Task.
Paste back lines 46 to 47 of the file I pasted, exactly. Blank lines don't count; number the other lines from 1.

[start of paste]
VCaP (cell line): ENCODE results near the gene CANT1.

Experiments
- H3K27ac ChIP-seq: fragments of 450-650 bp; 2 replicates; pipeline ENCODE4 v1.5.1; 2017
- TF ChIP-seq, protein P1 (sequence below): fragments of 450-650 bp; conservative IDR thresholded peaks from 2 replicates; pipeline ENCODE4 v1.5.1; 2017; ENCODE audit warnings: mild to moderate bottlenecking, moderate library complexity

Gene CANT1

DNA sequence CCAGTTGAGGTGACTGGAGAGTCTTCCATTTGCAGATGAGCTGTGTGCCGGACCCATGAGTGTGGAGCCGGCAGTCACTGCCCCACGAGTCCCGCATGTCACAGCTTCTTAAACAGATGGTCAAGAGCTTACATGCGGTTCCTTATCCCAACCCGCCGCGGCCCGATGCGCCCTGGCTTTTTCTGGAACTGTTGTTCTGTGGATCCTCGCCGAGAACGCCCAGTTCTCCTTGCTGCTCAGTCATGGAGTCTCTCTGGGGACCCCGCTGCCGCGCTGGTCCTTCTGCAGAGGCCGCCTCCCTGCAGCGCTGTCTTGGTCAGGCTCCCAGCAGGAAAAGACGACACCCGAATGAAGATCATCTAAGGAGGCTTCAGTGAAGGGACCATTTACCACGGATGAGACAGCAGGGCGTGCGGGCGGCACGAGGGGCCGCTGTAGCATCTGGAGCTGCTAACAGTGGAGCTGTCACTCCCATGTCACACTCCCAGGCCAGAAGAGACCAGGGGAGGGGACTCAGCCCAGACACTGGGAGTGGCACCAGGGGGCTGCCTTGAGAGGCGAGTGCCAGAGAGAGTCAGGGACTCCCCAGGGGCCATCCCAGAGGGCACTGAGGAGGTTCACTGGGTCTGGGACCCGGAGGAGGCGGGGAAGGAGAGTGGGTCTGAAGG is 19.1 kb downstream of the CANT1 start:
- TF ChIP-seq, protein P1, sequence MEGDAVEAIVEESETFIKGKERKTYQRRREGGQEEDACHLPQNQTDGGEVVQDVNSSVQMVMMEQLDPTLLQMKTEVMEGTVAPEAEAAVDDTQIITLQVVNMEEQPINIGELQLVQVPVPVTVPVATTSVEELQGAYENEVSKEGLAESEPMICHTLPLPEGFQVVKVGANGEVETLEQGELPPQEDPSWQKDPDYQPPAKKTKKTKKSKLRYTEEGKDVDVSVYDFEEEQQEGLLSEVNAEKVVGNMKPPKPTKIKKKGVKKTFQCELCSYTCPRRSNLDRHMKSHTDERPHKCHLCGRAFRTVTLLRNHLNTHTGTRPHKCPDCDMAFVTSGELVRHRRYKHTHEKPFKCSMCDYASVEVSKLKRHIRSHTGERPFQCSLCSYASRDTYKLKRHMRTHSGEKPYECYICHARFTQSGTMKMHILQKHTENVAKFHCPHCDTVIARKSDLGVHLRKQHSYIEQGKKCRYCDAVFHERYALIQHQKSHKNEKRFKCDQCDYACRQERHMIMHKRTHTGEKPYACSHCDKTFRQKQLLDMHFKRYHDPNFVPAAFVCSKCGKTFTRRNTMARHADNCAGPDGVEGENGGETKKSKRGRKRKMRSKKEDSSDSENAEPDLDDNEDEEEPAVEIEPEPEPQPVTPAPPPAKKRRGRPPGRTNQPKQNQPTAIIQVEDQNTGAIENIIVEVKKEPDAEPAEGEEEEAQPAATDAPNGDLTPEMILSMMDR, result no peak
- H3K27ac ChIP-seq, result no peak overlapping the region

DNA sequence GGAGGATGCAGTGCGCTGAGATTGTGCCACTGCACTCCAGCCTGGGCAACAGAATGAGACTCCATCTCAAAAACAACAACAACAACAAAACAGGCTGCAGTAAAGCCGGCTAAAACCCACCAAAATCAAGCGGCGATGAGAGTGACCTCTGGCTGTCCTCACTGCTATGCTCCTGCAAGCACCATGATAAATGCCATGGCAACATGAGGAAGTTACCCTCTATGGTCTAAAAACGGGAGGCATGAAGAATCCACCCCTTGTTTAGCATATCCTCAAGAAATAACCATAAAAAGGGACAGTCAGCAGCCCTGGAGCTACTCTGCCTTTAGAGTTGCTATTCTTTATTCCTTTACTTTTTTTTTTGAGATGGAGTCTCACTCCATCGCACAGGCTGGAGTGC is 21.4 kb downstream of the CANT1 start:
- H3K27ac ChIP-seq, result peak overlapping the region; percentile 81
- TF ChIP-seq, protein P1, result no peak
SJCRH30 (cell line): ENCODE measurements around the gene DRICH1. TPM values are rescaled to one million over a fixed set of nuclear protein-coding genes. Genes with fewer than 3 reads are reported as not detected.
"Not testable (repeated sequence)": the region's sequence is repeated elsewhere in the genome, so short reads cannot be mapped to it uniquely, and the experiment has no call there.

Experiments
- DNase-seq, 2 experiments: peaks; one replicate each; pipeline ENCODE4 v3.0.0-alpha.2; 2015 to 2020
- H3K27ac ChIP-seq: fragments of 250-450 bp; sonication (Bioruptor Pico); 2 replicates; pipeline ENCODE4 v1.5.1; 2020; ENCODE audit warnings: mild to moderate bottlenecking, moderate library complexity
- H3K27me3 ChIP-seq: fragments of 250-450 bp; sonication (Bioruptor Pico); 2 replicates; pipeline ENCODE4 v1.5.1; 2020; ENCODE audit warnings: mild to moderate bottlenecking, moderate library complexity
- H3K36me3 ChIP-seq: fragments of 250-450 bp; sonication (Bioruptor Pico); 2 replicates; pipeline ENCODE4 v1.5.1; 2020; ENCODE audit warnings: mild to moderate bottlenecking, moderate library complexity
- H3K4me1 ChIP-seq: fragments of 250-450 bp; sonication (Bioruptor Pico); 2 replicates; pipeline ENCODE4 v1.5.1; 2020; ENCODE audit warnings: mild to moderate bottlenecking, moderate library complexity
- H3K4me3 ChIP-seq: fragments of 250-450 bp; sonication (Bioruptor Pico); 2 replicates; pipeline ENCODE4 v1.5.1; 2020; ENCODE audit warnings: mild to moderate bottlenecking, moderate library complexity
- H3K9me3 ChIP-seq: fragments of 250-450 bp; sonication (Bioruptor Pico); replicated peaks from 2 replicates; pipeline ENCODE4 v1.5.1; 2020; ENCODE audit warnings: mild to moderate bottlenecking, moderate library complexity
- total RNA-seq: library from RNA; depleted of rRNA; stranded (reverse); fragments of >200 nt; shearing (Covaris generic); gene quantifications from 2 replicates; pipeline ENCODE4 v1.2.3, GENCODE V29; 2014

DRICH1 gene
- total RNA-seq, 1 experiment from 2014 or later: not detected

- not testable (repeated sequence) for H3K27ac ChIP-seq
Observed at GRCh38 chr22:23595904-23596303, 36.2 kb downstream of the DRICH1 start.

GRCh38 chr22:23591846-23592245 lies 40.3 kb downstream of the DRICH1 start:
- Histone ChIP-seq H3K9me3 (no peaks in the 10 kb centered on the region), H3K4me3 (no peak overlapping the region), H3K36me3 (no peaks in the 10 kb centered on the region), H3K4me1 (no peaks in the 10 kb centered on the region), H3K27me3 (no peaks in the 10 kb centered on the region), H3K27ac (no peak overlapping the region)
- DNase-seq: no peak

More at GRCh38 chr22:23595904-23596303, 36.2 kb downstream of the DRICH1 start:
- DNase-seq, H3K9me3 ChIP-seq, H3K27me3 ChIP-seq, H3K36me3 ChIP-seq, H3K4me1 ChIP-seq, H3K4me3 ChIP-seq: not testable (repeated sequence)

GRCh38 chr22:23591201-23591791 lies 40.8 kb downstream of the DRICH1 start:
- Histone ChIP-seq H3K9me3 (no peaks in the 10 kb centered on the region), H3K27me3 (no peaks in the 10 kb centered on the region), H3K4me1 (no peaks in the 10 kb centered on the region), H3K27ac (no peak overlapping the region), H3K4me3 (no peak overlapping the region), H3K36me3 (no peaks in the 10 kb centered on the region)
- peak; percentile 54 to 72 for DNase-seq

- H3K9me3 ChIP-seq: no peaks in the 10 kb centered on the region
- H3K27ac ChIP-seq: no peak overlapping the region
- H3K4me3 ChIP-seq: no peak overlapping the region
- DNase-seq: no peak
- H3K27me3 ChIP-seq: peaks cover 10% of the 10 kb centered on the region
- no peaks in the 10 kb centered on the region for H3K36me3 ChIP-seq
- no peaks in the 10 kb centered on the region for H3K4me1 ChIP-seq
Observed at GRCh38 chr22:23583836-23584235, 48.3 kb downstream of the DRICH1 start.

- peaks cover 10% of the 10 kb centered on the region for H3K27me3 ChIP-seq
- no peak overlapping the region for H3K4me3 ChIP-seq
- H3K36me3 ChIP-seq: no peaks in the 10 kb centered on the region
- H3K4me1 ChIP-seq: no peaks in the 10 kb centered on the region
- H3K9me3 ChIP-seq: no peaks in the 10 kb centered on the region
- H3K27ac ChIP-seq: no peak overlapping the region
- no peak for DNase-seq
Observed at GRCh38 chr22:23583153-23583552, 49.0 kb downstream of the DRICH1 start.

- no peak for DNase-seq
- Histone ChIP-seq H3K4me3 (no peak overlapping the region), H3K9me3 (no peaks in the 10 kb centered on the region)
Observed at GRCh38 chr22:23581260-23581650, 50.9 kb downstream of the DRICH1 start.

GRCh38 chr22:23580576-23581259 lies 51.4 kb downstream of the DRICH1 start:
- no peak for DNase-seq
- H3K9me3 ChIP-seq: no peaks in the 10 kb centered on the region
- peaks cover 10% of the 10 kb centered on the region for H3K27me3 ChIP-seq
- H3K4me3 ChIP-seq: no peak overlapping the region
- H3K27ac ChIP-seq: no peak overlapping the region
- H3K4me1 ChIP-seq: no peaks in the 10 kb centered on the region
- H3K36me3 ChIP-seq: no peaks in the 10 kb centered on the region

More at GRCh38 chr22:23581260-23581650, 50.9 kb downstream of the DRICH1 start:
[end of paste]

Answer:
- H3K4me1 ChIP-seq: no peaks in the 10 kb centered on the region
- H3K9me3 ChIP-seq: no peaks in the 10 kb centered on the region